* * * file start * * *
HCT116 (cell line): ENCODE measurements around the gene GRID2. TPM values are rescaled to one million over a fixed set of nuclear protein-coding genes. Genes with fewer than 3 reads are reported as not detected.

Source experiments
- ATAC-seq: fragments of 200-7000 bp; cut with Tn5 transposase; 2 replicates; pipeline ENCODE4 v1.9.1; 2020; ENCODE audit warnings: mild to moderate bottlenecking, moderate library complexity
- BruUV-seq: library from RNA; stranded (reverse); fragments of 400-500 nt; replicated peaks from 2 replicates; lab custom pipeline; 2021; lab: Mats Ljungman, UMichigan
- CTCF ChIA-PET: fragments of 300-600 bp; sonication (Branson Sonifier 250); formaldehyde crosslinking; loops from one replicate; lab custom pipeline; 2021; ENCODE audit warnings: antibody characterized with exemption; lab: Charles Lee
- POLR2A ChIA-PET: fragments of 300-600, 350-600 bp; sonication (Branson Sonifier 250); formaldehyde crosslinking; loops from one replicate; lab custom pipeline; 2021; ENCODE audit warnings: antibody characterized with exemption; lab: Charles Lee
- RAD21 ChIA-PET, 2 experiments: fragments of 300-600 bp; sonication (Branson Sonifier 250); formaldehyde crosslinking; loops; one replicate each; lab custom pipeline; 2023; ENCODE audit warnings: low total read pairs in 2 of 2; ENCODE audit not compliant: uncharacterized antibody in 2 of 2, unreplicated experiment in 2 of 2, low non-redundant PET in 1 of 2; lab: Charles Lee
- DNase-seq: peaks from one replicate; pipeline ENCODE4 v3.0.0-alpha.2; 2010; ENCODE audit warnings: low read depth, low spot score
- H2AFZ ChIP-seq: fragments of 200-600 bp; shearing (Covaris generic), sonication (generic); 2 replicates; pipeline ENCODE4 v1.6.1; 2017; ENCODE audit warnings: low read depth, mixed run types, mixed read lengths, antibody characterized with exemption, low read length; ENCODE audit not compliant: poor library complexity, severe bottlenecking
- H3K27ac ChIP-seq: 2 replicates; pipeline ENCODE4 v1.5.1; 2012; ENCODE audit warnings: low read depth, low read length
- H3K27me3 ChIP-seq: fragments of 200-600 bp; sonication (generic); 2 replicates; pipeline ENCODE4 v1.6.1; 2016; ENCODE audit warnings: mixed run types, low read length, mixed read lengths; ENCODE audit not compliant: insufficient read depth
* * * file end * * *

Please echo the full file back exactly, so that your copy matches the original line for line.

HCT116 (cell line): ENCODE measurements around the gene GRID2. TPM values are rescaled to one million over a fixed set of nuclear protein-coding genes. Genes with fewer than 3 reads are reported as not detected.

Source experiments
- ATAC-seq: fragments of 200-7000 bp; cut with Tn5 transposase; 2 replicates; pipeline ENCODE4 v1.9.1; 2020; ENCODE audit warnings: mild to moderate bottlenecking, moderate library complexity
- BruUV-seq: library from RNA; stranded (reverse); fragments of 400-500 nt; replicated peaks from 2 replicates; lab custom pipeline; 2021; lab: Mats Ljungman, UMichigan
- CTCF ChIA-PET: fragments of 300-600 bp; sonication (Branson Sonifier 250); formaldehyde crosslinking; loops from one replicate; lab custom pipeline; 2021; ENCODE audit warnings: antibody characterized with exemption; lab: Charles Lee
- POLR2A ChIA-PET: fragments of 300-600, 350-600 bp; sonication (Branson Sonifier 250); formaldehyde crosslinking; loops from one replicate; lab custom pipeline; 2021; ENCODE audit warnings: antibody characterized with exemption; lab: Charles Lee
- RAD21 ChIA-PET, 2 experiments: fragments of 300-600 bp; sonication (Branson Sonifier 250); formaldehyde crosslinking; loops; one replicate each; lab custom pipeline; 2023; ENCODE audit warnings: low total read pairs in 2 of 2; ENCODE audit not compliant: uncharacterized antibody in 2 of 2, unreplicated experiment in 2 of 2, low non-redundant PET in 1 of 2; lab: Charles Lee
- DNase-seq: peaks from one replicate; pipeline ENCODE4 v3.0.0-alpha.2; 2010; ENCODE audit warnings: low read depth, low spot score
- H2AFZ ChIP-seq: fragments of 200-600 bp; shearing (Covaris generic), sonication (generic); 2 replicates; pipeline ENCODE4 v1.6.1; 2017; ENCODE audit warnings: low read depth, mixed run types, mixed read lengths, antibody characterized with exemption, low read length; ENCODE audit not compliant: poor library complexity, severe bottlenecking
- H3K27ac ChIP-seq: 2 replicates; pipeline ENCODE4 v1.5.1; 2012; ENCODE audit warnings: low read depth, low read length
- H3K27me3 ChIP-seq: fragments of 200-600 bp; sonication (generic); 2 replicates; pipeline ENCODE4 v1.6.1; 2016; ENCODE audit warnings: mixed run types, low read length, mixed read lengths; ENCODE audit not compliant: insufficient read depth